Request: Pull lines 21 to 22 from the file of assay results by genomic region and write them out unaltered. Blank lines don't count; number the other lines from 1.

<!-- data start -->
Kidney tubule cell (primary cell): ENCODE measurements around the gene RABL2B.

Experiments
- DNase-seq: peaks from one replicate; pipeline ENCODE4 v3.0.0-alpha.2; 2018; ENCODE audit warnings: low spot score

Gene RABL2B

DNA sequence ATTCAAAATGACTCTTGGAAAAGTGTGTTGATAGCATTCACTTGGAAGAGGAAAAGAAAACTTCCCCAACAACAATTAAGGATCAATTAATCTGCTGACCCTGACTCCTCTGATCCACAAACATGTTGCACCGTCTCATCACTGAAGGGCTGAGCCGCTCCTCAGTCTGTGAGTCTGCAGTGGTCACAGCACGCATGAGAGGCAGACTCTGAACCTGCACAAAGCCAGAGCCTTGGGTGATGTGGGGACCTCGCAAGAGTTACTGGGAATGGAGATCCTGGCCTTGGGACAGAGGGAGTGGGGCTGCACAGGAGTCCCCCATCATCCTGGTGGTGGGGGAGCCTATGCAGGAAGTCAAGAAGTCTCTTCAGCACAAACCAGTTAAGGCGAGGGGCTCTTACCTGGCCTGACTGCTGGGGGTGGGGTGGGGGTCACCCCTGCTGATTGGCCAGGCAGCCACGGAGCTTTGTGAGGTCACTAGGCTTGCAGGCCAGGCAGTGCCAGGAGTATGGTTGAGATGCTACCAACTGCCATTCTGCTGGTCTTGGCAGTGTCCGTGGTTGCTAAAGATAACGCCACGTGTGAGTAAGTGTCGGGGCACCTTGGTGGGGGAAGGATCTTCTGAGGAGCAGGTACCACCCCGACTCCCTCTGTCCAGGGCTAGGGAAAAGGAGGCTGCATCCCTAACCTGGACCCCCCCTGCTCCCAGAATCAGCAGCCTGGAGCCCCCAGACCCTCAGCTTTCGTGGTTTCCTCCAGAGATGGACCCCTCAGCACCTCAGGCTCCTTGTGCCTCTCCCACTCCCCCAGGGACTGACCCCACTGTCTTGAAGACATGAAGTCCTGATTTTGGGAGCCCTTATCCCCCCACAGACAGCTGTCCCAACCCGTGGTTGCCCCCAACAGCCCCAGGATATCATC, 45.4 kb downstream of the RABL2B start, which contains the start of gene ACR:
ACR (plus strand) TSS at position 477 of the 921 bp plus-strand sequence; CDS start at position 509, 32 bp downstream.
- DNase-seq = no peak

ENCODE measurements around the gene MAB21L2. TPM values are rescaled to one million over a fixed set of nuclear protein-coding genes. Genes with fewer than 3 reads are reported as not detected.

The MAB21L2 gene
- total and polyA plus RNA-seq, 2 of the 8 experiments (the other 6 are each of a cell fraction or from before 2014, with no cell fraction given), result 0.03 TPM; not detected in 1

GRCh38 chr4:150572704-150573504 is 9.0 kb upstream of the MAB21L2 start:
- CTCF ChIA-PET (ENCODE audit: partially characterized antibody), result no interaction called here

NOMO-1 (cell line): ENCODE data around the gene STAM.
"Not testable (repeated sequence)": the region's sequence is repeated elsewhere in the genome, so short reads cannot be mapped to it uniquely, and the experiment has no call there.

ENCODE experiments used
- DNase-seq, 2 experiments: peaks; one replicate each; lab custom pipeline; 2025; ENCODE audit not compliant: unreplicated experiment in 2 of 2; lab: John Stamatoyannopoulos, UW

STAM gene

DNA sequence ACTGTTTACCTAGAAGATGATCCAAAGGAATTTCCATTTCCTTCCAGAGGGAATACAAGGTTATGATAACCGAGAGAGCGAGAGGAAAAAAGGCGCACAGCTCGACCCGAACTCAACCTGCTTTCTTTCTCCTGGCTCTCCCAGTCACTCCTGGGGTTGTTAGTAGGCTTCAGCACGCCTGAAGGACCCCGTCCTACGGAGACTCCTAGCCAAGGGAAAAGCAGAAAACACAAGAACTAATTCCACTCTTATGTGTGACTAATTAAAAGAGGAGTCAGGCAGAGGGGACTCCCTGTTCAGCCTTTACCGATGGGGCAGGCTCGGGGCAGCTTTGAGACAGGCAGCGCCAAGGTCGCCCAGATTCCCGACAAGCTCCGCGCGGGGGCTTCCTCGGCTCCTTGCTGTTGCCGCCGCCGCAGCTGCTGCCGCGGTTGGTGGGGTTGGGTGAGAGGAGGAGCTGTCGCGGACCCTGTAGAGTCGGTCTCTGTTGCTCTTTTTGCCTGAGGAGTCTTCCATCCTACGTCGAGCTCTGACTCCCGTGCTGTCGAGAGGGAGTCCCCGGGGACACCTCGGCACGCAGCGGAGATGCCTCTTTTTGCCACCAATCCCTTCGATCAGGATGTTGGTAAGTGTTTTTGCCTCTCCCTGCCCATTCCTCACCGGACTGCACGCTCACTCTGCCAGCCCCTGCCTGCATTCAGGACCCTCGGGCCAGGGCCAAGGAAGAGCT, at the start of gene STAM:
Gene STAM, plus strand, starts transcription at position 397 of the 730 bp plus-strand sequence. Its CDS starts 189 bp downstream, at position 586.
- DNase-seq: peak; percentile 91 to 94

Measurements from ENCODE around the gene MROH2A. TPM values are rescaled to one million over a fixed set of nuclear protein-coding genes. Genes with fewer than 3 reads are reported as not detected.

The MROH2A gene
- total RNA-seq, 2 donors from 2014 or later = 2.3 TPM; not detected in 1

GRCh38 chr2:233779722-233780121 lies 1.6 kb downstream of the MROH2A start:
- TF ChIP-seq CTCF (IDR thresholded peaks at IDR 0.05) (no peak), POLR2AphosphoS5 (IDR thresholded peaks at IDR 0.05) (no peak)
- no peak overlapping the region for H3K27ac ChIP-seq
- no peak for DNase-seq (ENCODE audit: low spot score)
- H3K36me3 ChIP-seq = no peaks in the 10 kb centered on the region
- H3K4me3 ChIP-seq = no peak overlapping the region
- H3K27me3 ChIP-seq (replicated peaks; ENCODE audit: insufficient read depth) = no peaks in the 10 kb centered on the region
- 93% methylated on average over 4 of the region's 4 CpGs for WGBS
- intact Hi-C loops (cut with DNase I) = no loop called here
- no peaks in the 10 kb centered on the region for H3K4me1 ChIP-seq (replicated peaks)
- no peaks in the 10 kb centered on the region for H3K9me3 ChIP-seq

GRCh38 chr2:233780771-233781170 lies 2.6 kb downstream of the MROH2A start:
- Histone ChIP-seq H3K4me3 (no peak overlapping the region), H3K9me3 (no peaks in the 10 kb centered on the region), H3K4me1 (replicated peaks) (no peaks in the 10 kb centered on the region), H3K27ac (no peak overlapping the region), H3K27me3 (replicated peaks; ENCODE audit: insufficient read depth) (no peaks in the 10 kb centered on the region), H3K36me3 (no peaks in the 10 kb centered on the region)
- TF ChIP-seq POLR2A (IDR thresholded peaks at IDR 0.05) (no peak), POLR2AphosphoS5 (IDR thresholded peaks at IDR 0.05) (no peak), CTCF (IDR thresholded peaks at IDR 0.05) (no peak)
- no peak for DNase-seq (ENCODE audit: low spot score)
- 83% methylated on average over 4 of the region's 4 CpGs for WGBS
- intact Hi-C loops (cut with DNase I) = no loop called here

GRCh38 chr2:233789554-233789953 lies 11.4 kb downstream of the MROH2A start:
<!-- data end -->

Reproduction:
Measurements from ENCODE around the gene MROH2A. TPM values are rescaled to one million over a fixed set of nuclear protein-coding genes. Genes with fewer than 3 reads are reported as not detected.

The MROH2A gene